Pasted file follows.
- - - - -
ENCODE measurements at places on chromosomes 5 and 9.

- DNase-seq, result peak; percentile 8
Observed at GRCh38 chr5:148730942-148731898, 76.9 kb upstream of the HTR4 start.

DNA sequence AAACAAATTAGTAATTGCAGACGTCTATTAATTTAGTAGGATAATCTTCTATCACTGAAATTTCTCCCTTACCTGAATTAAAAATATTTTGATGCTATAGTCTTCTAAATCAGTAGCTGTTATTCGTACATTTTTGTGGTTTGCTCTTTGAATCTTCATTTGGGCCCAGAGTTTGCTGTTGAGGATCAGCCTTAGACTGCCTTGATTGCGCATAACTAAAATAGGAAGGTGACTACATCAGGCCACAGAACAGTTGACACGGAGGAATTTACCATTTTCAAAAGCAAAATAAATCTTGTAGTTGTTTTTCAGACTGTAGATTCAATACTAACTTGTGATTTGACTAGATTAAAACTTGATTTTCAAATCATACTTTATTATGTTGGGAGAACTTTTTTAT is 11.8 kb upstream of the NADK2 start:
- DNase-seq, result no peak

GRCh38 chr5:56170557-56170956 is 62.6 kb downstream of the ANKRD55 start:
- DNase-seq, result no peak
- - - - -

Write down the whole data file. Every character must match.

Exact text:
ENCODE measurements at places on chromosomes 5 and 9.

- DNase-seq, result peak; percentile 8
Observed at GRCh38 chr5:148730942-148731898, 76.9 kb upstream of the HTR4 start.

DNA sequence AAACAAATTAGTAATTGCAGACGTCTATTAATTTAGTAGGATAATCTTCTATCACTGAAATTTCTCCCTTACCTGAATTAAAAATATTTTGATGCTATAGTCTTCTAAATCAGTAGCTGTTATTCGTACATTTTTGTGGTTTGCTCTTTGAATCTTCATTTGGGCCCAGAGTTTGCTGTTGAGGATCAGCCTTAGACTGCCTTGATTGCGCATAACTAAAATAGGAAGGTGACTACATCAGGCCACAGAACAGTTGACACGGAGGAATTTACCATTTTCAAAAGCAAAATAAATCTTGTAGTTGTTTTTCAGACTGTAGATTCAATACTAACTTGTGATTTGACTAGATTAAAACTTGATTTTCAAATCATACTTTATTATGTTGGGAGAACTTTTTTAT is 11.8 kb upstream of the NADK2 start:
- DNase-seq, result no peak

GRCh38 chr5:56170557-56170956 is 62.6 kb downstream of the ANKRD55 start:
- DNase-seq, result no peak